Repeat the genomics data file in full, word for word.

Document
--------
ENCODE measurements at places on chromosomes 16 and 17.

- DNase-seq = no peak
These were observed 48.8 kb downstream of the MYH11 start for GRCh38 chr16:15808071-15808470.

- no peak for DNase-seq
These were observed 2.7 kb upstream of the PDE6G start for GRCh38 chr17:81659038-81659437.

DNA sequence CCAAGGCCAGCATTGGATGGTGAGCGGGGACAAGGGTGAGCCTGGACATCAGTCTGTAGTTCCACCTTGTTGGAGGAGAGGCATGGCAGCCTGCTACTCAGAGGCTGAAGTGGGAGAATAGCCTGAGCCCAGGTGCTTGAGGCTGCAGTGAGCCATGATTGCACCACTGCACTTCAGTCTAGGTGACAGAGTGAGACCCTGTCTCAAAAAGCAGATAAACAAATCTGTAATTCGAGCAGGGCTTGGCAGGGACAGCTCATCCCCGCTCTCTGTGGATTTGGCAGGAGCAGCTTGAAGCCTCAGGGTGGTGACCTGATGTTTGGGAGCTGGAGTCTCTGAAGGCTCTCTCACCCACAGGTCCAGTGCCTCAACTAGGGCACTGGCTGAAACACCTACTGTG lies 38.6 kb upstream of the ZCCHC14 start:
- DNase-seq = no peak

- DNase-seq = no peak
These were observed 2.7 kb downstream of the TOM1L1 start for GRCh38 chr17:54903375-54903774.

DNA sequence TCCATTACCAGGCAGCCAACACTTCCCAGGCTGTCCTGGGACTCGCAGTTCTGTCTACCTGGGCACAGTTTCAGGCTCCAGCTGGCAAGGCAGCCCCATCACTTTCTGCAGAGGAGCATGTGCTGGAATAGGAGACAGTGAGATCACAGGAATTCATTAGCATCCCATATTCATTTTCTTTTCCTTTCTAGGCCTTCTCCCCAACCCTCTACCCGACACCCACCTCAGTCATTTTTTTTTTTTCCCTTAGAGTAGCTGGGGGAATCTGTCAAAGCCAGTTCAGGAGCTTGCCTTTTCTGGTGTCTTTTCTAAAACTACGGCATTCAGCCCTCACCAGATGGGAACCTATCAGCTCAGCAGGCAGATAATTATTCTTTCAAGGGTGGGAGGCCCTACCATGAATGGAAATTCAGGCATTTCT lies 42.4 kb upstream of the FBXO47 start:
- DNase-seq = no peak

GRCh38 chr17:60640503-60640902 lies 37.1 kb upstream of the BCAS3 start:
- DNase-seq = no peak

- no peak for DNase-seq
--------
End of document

ENCODE measurements at places on chromosomes 16 and 17.

- DNase-seq = no peak
These were observed 48.8 kb downstream of the MYH11 start for GRCh38 chr16:15808071-15808470.

- no peak for DNase-seq
These were observed 2.7 kb upstream of the PDE6G start for GRCh38 chr17:81659038-81659437.

DNA sequence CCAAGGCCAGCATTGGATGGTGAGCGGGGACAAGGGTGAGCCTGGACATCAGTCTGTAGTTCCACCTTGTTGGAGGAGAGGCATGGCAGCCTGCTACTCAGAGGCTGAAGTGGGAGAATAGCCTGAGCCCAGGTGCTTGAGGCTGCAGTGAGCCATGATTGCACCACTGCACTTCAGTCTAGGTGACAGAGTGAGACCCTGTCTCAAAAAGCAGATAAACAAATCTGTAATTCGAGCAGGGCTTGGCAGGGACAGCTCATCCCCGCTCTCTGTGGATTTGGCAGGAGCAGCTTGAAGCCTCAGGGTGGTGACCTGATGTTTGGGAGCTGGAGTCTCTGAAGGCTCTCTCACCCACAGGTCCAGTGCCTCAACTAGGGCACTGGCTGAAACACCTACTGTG lies 38.6 kb upstream of the ZCCHC14 start:
- DNase-seq = no peak

- DNase-seq = no peak
These were observed 2.7 kb downstream of the TOM1L1 start for GRCh38 chr17:54903375-54903774.

DNA sequence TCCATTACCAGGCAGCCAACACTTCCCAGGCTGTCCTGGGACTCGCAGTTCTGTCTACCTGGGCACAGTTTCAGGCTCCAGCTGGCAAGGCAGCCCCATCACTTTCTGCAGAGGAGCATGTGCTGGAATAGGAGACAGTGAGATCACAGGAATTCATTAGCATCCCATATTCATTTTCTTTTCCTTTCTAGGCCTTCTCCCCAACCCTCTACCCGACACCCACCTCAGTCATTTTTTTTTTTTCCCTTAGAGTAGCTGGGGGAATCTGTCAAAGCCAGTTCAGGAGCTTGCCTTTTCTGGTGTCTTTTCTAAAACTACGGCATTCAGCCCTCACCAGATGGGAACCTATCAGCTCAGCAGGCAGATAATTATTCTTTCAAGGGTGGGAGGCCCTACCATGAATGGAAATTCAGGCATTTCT lies 42.4 kb upstream of the FBXO47 start:
- DNase-seq = no peak

GRCh38 chr17:60640503-60640902 lies 37.1 kb upstream of the BCAS3 start:
- DNase-seq = no peak

- no peak for DNase-seq